Trying to identify large stein

This topic contains 6 replies, has 1 voice, and was last updated by  Steve Proud 1 week, 3 days ago.

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  • #53906 Reply

    Steve Proud

    Hi,
    We are trying to identify a large stein – height 18.5″ (47cm) with a base diameter of 6″ (15cm). It has a pewter lid with a monk figure on the handle. The material seems to be a white clay and the colour is a uniform green. The large size suggests it may have been intended for serving beer. There are no maker’s or other marks on the plain base.

    Pictures are at:
    https://www.facebook.com/photo/?fbid=2900451853537444&set=pcb.2900452286870734

    and
    https://www.facebook.com/photo/?fbid=2900451816870781&set=pcb.2900452286870734

    Any information would be very welcome.
    Many thanks,
    Steve

  • #53910 Reply

    Ron

    Steve,
    I would judge the stein to be about 4 L in capacity based on the dimensions you provided. I did find another green stein, https://www.ebay.com/itm/Vintage-Large-Ceramic-The-Green-Moorland-the-Hunters-Joy-Fox-Handle-Stein-/273593278311?_ul=IL. It is marked MR 722 on the bottom, but it is not made by Marzi & Remy. It is the same as Girmscheid 1032. They redid that stein in the 1960s without the figural lid.

    Does your stein have any German verse on it? A mold number under the handle? Initials for an artist? These could help in searching for your stein’s maker.

    Regardless, the damage on your stein significantly reduces its value. Repair would be expensive and still would not equal that of one in mint condition.

  • #53911 Reply

    Steve Proud

    Ron,
    Many thanks for the information. I’ve just had another look at the stein in the places you mentioned but it seems to be devoid of any markings. There is lettering around the edges of some of the coats of arms depicted on it, but much of the lettering is indistinct. At a guess, I’d say the inscriptions are in Latin, rather than German but the longest letter groups I’ve been able to read have been five or six letters long. Compared with other steins we’ve looked at on line, it seems to be relatively plain and unsophisticated – which could mean it was a very basic item for day to day use or possibly quite old. If anything, the pewter lid is far more ornate than the pot itself.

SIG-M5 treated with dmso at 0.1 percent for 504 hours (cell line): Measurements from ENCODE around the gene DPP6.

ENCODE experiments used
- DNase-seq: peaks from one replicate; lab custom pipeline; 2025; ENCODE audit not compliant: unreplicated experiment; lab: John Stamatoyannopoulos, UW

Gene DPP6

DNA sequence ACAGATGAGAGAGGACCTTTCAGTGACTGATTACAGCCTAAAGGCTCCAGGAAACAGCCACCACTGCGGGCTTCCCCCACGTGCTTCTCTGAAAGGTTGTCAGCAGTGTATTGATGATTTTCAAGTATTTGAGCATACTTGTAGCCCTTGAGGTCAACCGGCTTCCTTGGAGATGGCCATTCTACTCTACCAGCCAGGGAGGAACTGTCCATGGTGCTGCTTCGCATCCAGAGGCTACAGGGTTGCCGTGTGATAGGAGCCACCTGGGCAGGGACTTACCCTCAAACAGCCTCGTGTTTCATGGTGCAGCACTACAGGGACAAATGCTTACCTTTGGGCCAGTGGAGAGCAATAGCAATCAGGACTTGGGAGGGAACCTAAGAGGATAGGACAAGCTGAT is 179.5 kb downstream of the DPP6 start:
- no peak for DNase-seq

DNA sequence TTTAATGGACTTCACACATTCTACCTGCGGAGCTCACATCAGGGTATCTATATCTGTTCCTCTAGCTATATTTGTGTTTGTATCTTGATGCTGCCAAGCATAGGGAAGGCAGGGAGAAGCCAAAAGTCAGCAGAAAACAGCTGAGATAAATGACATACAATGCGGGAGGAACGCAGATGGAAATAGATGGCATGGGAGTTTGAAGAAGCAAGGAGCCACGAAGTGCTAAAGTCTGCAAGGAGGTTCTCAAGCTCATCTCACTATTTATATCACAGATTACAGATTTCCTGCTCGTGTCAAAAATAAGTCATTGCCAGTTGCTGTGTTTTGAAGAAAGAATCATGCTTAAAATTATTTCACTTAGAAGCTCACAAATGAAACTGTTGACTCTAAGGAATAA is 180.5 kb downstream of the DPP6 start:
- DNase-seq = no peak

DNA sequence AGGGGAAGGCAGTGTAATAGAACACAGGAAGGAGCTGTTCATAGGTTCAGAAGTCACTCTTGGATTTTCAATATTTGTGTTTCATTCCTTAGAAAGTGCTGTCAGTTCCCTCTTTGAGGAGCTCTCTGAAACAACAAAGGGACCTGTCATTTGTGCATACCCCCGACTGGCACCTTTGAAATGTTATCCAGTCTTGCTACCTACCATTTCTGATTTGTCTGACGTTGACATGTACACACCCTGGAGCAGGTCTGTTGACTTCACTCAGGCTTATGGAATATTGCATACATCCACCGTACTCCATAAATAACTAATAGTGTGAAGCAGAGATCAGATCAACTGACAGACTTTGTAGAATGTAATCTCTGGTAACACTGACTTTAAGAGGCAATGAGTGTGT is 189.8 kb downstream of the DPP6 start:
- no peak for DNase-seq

The damage is a shame but that’s the condition it was in when we bought it at a local sale. The existing repair is evidently not a professional one but proper restoration costs would probably exceed the value as you suggest.
    The 4L capacity you mentioned is interesting; the dimensions seemed to be larger than most we’d seen on line and it looks too big to be used as a drinking vessel, so it could have been used for serving purposes.
    Many thanks again for the reply.

    • #53912 Reply

      Ron

      Steve,
      Can you post more photos of the stein?

    • #53980 Reply

      Steve Proud

      Ron,
      My apologies for not replying sooner – much refurbishment work at home has taken up so much time. I’ve added more photographs as you suggested, though there isn’t a lot of detail on the stein.

      https://www.facebook.com/photo.php?fbid=2907938496122113&set=pb.100007179728200.-2207520000..&type=3

      I hope this link to all the photos works – I’m not that familiar with posting on Facebook.
      If you have more insight into the likely origin of the stein, it would be much appreciated, but please don’t spend much time on it; the extent of the damage makes the stein of little value really.
      Kind regards,
      Steve

    • #53982 Reply

      Ron

      Steve,

      I can make out the word Sclavonia around the circle surrounding the Wappen showing the double-headed eagle. The other Wappen shows rampant lions with crowns. The crown probably indicates a state rather than a city. The mother and child may be a religious symbol.

      Sckavonia was a region of Slavonia, now part of Croatia. Maybe someone from that area can help you idenify that wappen for you.

      The circles on the bottom of your stein indicate it was thrown on a potter’s wheel, probably a small firm. The Munich Child thumblift indicates it was intended for the Munich market.

      That should give you enough leads to occupy you when you complete your refurbishment project.

  • #54000 Reply

    Steve Proud

    Ron,
    Many thanks for that further information. This has sparked more interest and I’ll be doing some more research once our work here is done.

    Thanks again,

    Kind regards,
    Steve

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